Olaparib in combination with abiraterone and prednisone, or prednisolone may soon be an FDA-approved treatment for adult patients with metastatic castration-resistant prostate cancer.
The FDA granted priority review for the supplemental new drug application (sNDA) for olaparib (Lynparza) in combination with abiraterone and prednisone or prednisolone for treatment of adult patients with metastatic castration-resistant prostate cancer (mCRPC), according to a press release from AstraZeneca.1
Olaparib is being collaboratively developed by both AstraZeneca and MSD Research Laboratories.
“There remains a critical unmet need among patients diagnosed with metastatic castration-resistant prostate cancer, where the prognosis remains poor and treatment options are limited. Today’s news is another step towards bringing forward a new, much-needed treatment option in this setting. If approved, Lynparza with abiraterone will become the first combination of a PARP inhibitor and a new hormonal agent for patients with this disease,” said Susan Galbraith, executive vice president, Oncology Research and Development, of AstraZeneca, in a press release.
Dr. Eliav Barr, senior vice president, head of Global Clinical Development and chief medical officer at MSD Research Laboratories added: “MSD is committed to developing new treatment options for patients with metastatic castration-resistant prostate cancer, a complex disease that urgently needs more therapies. We look forward to working with the FDA towards the goal of bringing a new option to patients with mCRPC with or without HRR gene mutations.”
The phase 3 PROpel (NCT03732820) provided the results which led to olaparib’s sNDA. Results showed the olaparib plus abiraterone combination reduced the risk of progression or death by 34% compared with abiraterone alone (HR, .066; 95% CI, 0.54-0.81; P < .0001). The median radiographic progression-free survival was 24.8 months with the olaparib and abiraterone combination vs 16.6 months with abiraterone alone. The combination’s safety and tolerability profile were consistent with prior clinical trial data and with what is known of the individual treatments.
Patients with mCRPC were given 300 mg of olaparib (two 150 mg tablets) twice a day, and abiraterone was given in 1000 mg doses once per day. The primary end point of the PROpel study is radiological progression-free survival, and the secondary end points include overall survival, time to first subsequent anticancer therapy or death, time to pain progression, and number of adverse events.2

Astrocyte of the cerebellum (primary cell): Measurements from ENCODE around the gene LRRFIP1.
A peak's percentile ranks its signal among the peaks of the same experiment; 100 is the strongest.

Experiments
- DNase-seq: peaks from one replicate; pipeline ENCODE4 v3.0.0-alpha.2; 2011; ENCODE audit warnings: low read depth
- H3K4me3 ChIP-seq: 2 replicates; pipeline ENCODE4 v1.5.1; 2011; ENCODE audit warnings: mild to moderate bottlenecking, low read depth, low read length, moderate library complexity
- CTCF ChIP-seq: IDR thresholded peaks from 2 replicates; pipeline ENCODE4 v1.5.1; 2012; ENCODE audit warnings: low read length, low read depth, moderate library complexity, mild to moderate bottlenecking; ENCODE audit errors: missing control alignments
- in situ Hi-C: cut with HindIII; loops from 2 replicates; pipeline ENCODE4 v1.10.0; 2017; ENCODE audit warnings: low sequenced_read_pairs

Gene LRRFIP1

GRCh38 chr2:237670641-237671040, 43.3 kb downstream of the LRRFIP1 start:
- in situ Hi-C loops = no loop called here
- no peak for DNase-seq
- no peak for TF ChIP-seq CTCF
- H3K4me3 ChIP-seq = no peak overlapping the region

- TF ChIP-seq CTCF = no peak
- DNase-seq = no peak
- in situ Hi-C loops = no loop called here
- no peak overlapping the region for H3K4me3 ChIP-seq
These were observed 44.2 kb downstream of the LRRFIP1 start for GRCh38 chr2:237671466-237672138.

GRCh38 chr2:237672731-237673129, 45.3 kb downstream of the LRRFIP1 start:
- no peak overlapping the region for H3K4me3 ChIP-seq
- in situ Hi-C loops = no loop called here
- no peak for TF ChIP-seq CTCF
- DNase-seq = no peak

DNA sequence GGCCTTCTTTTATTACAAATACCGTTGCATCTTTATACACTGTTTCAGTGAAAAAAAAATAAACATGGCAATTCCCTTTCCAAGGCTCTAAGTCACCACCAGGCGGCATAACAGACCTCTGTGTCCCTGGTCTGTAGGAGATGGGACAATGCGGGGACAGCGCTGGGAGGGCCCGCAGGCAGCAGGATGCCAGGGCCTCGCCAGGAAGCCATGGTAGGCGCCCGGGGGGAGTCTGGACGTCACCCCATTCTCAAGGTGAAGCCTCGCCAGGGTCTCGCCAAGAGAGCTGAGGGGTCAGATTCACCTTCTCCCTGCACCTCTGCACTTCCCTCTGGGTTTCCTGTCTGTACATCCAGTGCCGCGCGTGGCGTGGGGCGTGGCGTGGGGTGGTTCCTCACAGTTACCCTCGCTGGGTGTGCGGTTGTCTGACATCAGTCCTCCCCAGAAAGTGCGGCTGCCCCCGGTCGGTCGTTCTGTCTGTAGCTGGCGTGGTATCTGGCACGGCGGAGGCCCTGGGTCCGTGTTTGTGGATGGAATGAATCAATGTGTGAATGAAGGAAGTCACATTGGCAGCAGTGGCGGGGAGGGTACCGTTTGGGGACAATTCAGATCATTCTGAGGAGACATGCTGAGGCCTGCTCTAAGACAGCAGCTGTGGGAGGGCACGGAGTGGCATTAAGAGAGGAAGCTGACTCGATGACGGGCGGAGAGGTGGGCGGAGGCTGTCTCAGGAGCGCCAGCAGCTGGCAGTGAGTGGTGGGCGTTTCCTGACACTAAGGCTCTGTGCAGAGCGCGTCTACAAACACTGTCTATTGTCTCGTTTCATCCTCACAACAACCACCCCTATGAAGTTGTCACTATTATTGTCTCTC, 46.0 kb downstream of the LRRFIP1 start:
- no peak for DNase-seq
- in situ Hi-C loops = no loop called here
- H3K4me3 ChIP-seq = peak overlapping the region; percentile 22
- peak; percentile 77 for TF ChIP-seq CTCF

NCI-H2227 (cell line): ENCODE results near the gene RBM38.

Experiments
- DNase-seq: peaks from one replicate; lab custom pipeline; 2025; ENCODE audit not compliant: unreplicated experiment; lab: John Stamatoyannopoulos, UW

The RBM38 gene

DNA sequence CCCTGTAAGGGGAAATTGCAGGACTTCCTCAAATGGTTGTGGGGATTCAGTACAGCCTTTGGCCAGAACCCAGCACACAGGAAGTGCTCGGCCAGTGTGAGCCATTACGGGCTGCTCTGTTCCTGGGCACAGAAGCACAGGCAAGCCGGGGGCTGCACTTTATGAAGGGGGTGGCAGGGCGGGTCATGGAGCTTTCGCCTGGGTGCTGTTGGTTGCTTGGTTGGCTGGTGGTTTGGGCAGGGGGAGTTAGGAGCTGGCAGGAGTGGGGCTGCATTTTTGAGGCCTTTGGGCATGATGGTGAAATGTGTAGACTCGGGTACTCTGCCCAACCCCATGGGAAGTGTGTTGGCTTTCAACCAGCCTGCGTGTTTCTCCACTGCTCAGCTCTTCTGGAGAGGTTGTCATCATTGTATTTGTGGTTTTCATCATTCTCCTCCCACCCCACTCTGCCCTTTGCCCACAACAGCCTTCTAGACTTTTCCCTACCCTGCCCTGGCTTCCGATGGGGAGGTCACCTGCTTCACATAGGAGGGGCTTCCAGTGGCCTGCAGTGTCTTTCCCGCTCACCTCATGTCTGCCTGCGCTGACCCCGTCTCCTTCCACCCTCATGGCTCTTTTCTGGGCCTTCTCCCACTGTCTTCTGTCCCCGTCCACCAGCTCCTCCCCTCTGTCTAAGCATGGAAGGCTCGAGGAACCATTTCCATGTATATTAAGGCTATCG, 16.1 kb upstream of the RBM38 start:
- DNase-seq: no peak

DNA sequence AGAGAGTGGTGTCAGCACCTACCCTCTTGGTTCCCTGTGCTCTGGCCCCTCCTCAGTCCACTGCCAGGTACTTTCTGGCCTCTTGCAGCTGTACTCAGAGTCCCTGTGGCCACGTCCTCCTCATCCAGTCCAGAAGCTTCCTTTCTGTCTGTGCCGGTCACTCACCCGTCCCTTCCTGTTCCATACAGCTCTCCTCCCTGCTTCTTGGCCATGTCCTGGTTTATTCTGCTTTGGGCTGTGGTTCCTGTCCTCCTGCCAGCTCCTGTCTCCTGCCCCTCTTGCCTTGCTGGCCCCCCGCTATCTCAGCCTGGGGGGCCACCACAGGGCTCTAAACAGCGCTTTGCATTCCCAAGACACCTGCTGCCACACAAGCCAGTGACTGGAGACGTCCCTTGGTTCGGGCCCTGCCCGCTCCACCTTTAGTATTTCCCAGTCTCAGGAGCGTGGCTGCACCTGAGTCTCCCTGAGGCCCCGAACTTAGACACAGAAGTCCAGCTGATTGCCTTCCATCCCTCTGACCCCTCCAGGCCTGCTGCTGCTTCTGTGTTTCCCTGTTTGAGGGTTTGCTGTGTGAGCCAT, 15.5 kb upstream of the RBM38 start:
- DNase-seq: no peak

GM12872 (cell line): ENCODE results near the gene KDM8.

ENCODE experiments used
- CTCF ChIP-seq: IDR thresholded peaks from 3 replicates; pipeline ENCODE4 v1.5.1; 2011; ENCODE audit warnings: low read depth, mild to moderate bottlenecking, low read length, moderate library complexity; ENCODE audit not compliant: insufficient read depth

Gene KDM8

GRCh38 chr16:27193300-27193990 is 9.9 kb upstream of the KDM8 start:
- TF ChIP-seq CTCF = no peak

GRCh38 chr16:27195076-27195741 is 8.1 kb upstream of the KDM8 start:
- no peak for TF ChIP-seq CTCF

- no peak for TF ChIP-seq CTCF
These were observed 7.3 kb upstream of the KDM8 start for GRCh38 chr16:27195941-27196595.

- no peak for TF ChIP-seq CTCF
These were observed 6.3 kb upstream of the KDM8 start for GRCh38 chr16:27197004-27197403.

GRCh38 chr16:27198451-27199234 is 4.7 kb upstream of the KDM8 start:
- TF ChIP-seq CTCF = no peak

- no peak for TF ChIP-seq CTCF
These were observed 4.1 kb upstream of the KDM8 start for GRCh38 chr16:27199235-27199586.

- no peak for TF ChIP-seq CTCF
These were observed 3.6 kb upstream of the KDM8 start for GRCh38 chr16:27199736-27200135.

To be eligible for the PROpel study, patients must have first-line mCRPC, ongoing androgen deprivation with gonadotropin-releasing hormone analogue or bilateral orchiectomy, be a candidate for abiraterone therapy with documented evidence of progressive disease, have normal organ and bone marrow function measured within 28 days prior to administration of study treatment, and an ECOG performance score of 0 or 1.
Patients were deemed ineligible if they have a known additional malignancy that has had progression or has required active treatment in the last 5 years, have myelodysplastic syndrome or acute myeloid leukemia, clinically significant cardiovascular disease, uncontrolled hypertension, or a history of uncontrolled pituitary or adrenal dysfunction.2
Olaparib has US approval for patients with HRR gene-mutated mCRPC who progressed following prior enzalutamide (Xtandi) or abiraterone treatment. It is also approved in Europe, Japan, and China for patients with BRCA-mutated mCRPC who progressed following prior therapy which included a new hormonal agent. These approval data came from the results of the phase 3 PROfound trial (NCT02987543).
1. Lynparza in combination with abiraterone granted Priority Review in the US for patients with metastatic castration-resistant prostate cancer. Press release. AstraZeneca; August 16, 2022. Accessed August 16, 2022. https://bit.ly/3QFtLUM
2. Study on olaparib plus abiraterone as first-line therapy in men with metastatic castration-resistant prostate cancer. ClinicalTrials.gov. Updated April 5, 2022. Accessed August 16, 2022. https://bit.ly/3wvsSqb